Determine the Endevco triaxial accelerometer to meet your application needs
How do you determine which triaxial accelerometer meets my application needs?
Triaxial accelerometers measure acceleration in three perpendicular axis (X, Y, Z). There are two primary advantages of using a triaxial accelerometer over three single axis units. First, mounting (stud, screw, adhesive) is in one location rather than three. Second, cable installation and connection to instrumentation is typically easier and takes less time.
Use the Endevco product selection tool. to find the 3 axis accelerometer that best meets your application needs. This user-friendly interface allows you to query the accelerometer database by product specifications (i.e. output type, sensitivity, weight) and/or industry (i.e. automotive design/testing, transportation testing, general lab testing).
Endevco designs and manufactures triaxial accelerometers using a wide range of technology platforms (Piezoresistive, Variable Capacitance, Piezoelectric, and Integrated Electronics Piezoelectric) to meet project requirements across many industries.
3 axis accelerometers generally have low sensitivity making them desirable for shock measurements. PR accelerometers have a wide bandwidth and the frequency response goes down to zero Hz (often called “DC responding”) or steady state, so they can measure long duration transients.
The Model 74
series is a family of rugged, lightly damped, piezoresistive triaxial accelerometers designed for high-acceleration shock measurements in three mutually perpendicular axes. This family uses three sensors that are packaged in a mutually orthogonal arrangement in a leadless chip carrier (LCC) package that supports mounting by surface mount technology (SMT) re-flow soldering (with epoxy under fill) or adhesive mounting (with hand soldering).
Model 74 is available in 20,000 g and 60,000 g full scale ranges, with all three axs having the same range.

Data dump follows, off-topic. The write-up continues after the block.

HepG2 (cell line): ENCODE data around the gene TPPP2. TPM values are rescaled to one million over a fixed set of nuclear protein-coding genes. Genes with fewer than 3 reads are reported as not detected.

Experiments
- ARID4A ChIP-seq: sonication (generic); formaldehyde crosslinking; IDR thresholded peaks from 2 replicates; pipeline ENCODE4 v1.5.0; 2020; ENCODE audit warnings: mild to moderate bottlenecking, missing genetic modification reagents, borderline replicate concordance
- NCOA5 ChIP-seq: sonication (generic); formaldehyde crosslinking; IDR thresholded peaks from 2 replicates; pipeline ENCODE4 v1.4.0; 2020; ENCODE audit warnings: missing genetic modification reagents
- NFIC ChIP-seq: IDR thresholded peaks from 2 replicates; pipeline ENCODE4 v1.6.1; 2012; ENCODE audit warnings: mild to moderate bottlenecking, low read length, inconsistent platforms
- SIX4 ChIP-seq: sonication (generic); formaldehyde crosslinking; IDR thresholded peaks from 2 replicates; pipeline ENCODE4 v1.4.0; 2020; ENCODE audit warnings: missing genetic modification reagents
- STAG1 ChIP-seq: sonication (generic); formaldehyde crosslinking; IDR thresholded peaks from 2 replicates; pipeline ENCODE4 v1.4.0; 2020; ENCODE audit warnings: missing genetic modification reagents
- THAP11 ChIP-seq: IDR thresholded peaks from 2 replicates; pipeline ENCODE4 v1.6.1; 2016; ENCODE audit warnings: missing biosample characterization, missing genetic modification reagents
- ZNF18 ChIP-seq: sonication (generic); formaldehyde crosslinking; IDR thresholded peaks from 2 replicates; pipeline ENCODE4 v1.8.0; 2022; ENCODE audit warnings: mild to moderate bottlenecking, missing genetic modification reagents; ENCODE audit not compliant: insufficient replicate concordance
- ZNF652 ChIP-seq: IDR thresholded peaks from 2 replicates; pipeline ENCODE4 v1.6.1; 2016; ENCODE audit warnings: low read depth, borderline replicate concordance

Variable Capacitance (VC) Technology
Variable capacitance is among the newer accelerometer technologies. Like PR accelerometers, they are DC responding. VC accelerometers have high sensitivities, a narrow bandwidth and outstanding temperature stability. These devices are highly desirable for measuring low frequency vibration, motion and steady state acceleration.
The Model 7298
triax accelerometer family is designed to provide the high thermal stability and global accuracy that is typically required for the measurement of relatively low-level accelerations in aerospace and automobile environments. State of the art temperature compensation electronics provide precise compensation over a wide temperature range, while maintaining a full analog signal path. Each axis of the triaxial accelerometer utilizes a patented variable capacitance MEMS sensing element. Gas damping and internal over range stops enable the sensor to withstand high shock and acceleration loads.
Piezoelectric (PE) Technology
PE accelerometers are among the most widely used accelerometers for test and measurement applications. These devices offer a very wide measurement frequency range (a few Hz to 30 kHz) and are available in a wide range of sensitivities, weights, sizes and shapes. These accelerometers can be considered for both shock and vibration measurements.
The Model 2230E
are miniature triaxial piezoelectric accelerometers designed specifically for vibration measurement on small structures and objects. This high temperature (+260ºC) transducer features three M3 receptacles for output connection. Its light weight (17 grams) effectively minimizes mass-loading effects. The accelerometer is a self-generating device that requires no external power source for operation. Low-noise, flexible coaxial cables are supplied for error-free operation.
Piezoelectric Accelerometer with Integrated Electronics (IEPE) Technology
Basically, an IEPE accelerometer is a PE device with the charge amplifier built-into the accelerometer. It requires no external charge amplifiers and uses ordinary low cost cable. The accelerometer does require a constant current power source and many data acquisition systems have built-in power sources. If the user knows the vibration range and the operating temperature is in the range of -55˚C (-67˚F) to 125˚C (257˚F) then an IEPE device should be considered. Note that high temperature versions are available in some models that have a maximum operating temperature of 175˚C (350˚F).
is an ultra-miniature, adhesive mounted triaxial IEPE accelerometer with integral electronics. Its tiny size, 0.235 inch cube, and light weight, 0.55 grams (sensor only), make it ideal for measuring vibration on very small objects. The 35B has an integral three-foot cable that terminates to a single threaded ¼-28 4-pin connector. The accelerometer incorporates an internal hybrid signal conditioner in a two-wire system, which transmits its low impedance voltage output through the same cable that supplies the required constant current power. The case is isolated from the mounting surface by an anodized coating over the accelerometer’s aluminum housing.
Back to ask the experts